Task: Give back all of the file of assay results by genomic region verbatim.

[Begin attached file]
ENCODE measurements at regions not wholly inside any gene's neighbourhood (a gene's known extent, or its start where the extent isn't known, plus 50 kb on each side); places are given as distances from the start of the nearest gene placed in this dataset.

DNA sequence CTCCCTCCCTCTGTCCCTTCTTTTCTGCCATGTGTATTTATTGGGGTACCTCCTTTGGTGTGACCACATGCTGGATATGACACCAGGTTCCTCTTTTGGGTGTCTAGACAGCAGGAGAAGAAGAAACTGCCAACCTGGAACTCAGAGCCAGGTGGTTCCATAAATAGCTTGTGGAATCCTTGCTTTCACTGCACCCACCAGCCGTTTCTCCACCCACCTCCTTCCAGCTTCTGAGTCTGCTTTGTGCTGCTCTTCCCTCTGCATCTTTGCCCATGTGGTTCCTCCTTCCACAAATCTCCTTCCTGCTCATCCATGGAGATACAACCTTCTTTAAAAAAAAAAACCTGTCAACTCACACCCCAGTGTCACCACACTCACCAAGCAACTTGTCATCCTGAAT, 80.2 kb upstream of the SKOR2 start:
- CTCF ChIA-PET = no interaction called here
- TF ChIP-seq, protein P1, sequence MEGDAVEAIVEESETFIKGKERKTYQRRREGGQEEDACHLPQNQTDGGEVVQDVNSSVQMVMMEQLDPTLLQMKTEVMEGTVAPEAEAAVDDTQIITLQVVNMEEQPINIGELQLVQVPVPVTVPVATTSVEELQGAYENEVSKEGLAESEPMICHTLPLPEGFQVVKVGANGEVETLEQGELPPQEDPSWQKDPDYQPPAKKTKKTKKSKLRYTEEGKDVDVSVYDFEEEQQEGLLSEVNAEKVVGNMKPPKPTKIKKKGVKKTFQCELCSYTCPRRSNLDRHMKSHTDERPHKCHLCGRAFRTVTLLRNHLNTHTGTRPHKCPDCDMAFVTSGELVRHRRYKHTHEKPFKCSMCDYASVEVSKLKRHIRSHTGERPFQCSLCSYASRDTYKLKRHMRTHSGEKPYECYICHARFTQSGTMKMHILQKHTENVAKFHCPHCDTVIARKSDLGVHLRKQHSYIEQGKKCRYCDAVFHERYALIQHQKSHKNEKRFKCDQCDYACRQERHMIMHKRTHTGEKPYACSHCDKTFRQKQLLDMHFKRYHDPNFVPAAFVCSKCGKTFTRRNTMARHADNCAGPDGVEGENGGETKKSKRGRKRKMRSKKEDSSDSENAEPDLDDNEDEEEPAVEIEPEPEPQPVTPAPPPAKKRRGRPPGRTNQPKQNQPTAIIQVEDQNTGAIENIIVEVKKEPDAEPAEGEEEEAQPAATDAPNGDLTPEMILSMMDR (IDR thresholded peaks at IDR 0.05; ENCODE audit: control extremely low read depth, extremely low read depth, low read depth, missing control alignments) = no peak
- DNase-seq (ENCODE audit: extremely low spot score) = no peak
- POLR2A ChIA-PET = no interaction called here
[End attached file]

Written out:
ENCODE measurements at regions not wholly inside any gene's neighbourhood (a gene's known extent, or its start where the extent isn't known, plus 50 kb on each side); places are given as distances from the start of the nearest gene placed in this dataset.

DNA sequence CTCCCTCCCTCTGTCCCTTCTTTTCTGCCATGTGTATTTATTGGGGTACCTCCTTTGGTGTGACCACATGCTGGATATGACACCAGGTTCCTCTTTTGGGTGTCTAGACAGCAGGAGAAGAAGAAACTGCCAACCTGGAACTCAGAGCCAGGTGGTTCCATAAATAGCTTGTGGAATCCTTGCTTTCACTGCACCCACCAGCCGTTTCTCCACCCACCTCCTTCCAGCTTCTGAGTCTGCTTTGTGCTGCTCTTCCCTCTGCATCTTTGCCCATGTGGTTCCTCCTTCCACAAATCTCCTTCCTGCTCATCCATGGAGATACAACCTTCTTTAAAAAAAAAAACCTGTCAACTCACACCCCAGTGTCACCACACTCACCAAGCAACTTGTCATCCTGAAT, 80.2 kb upstream of the SKOR2 start:
- CTCF ChIA-PET = no interaction called here
- TF ChIP-seq, protein P1, sequence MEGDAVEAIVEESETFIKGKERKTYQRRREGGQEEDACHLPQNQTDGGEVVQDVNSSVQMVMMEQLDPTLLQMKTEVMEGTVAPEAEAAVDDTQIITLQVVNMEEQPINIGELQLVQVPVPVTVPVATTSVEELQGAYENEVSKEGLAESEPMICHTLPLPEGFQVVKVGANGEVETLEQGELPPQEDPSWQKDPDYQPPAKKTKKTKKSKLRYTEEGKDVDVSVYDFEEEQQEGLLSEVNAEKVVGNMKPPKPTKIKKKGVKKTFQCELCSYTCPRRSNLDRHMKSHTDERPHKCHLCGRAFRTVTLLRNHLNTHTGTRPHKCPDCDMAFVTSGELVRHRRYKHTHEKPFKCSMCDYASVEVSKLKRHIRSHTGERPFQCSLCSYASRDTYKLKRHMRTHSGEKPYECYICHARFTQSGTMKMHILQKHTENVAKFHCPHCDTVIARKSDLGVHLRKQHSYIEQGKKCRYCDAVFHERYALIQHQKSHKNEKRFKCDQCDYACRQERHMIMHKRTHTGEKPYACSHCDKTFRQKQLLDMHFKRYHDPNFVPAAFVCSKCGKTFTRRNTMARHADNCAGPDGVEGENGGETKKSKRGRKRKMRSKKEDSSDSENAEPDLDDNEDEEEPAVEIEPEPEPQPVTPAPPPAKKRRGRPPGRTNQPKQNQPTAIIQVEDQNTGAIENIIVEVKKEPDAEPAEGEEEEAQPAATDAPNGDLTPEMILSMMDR (IDR thresholded peaks at IDR 0.05; ENCODE audit: control extremely low read depth, extremely low read depth, low read depth, missing control alignments) = no peak
- DNase-seq (ENCODE audit: extremely low spot score) = no peak
- POLR2A ChIA-PET = no interaction called here